It should be noted that between 13-15 May various news outlets including the Daily Mail the New York Times, the Telegraph, the Washington Post, the BBC, and the Daily Beast published stories falsely asserting that Mrs Clooney and her colleagues had delivered a 150-page joint legal report earlier that week advising the Greek Government to take legal action and that this advice was expressly rejected by the Greek government. Certain articles even purported to quote the legal advice from the alleged 150-page report.
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August 10, 2015

Wifi access on the Acropolis

Posted at 1:02 pm in Acropolis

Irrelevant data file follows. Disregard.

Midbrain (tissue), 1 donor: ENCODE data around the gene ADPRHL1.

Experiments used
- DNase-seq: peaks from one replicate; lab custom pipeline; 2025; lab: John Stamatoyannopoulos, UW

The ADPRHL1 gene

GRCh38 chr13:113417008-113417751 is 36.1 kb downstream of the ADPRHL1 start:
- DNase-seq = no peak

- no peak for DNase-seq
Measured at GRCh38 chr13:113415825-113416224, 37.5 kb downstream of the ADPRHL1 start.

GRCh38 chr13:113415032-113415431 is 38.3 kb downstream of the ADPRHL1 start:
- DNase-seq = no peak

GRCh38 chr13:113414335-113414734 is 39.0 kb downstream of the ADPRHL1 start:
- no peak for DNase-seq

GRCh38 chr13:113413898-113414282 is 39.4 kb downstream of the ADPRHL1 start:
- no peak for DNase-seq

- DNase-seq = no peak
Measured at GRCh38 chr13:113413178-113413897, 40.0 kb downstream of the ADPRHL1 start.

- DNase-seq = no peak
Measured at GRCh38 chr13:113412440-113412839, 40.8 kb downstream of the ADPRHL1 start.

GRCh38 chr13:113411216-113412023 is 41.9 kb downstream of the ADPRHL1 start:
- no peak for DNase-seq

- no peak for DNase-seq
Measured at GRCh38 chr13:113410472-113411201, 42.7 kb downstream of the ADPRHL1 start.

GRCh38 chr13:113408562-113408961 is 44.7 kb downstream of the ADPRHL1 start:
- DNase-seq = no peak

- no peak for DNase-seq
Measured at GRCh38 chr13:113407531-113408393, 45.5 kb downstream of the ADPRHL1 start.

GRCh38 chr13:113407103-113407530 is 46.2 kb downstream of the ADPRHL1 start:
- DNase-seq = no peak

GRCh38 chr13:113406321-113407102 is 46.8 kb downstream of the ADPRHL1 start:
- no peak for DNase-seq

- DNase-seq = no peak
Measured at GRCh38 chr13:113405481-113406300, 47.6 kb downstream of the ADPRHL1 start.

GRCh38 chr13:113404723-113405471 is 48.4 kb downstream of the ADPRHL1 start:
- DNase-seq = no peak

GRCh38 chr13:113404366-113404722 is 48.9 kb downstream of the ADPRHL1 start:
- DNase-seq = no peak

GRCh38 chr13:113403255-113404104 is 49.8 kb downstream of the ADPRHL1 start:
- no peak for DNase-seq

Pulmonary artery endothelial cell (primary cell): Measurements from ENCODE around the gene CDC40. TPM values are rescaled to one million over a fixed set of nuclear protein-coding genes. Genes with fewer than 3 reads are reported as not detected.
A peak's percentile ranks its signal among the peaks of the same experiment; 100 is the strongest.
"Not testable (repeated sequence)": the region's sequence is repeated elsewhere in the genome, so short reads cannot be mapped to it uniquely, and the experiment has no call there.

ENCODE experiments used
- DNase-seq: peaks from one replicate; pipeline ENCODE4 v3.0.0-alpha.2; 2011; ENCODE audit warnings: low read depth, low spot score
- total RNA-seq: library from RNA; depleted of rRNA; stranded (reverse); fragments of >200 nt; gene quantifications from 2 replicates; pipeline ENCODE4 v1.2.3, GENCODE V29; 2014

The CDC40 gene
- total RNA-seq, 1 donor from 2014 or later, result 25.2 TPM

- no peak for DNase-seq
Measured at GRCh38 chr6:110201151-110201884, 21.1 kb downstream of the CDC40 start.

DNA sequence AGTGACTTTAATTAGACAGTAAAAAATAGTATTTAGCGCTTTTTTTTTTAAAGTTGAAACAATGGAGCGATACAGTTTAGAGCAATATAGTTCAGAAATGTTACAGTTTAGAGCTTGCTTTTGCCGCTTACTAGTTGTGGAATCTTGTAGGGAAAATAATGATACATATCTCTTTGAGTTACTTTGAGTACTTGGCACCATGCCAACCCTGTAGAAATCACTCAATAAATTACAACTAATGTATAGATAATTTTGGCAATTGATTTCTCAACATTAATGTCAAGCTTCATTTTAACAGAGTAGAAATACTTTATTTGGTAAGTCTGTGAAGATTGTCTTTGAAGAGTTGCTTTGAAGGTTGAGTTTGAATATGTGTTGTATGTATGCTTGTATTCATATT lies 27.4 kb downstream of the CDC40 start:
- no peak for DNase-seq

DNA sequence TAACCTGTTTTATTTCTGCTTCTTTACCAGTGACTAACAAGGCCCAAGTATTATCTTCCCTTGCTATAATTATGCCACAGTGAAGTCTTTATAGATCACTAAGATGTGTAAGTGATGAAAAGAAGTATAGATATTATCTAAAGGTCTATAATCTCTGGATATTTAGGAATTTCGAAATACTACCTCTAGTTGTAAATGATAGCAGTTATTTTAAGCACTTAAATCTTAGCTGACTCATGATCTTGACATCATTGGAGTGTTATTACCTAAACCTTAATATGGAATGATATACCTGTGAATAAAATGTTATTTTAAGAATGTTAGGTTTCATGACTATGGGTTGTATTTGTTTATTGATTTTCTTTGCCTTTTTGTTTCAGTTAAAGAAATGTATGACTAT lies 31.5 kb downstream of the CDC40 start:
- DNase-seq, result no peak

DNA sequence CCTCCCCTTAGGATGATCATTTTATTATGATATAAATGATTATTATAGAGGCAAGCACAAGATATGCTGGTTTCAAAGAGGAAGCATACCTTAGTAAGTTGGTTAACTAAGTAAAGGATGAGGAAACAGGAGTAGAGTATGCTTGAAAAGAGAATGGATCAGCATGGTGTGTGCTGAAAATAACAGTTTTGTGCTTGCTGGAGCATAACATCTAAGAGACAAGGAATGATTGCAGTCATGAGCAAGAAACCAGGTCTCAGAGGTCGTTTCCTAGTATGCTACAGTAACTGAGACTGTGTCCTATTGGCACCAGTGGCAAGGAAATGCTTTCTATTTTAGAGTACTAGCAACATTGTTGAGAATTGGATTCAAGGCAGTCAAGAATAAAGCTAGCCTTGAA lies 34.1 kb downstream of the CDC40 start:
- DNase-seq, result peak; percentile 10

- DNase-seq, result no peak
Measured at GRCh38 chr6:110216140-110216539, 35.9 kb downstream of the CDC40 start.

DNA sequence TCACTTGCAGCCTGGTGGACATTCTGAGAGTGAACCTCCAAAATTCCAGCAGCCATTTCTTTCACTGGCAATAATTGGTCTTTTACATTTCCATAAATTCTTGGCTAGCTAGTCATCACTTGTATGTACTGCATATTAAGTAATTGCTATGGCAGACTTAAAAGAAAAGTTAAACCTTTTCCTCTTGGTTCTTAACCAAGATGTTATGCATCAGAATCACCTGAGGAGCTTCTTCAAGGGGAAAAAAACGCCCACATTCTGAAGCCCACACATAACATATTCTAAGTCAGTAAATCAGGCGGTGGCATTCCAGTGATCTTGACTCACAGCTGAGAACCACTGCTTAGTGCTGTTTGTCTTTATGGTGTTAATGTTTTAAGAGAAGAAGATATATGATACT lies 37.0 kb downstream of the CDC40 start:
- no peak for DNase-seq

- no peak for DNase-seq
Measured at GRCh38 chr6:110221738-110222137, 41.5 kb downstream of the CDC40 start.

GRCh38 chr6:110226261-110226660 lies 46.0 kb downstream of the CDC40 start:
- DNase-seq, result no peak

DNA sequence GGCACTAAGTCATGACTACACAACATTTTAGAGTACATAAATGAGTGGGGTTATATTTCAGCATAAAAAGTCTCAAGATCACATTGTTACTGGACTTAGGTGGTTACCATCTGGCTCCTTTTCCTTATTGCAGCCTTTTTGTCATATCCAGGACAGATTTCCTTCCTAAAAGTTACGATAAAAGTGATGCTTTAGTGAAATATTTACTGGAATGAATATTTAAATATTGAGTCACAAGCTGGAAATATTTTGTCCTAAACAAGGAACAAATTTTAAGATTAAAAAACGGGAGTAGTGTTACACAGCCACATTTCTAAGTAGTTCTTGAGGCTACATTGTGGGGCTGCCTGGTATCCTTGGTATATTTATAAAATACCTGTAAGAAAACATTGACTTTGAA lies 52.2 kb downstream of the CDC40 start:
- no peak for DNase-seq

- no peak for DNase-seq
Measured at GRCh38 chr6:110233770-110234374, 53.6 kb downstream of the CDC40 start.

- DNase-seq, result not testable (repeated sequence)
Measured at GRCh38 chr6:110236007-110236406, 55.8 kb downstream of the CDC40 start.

People who are visiting the Acropolis in Athens in an accademic capacity, will now be able to access a Wifi network up there.

It remains to be seen how good the coverage is, and in these days of 3G and reduced intra-EU roaming charges, its less vital than it once was, but still a welcome development nonetheless.

Entrance path to the Acropolis

Entrance path to the Acropolis

From:
Greek Reporter

Acropolis Visitors Get Wi-Fi Access
By Anastassios Adamopoulos –
Aug 6, 2015

The ancient Athenian site just got an important contemporary update to its environment.

Professors, researchers and students of educational institutions around the world will now have access to the internet upon their visits to the Acropolis. The new option is available thanks to a global roaming access service for members of educational institutions called Eduroam.
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June 16, 2015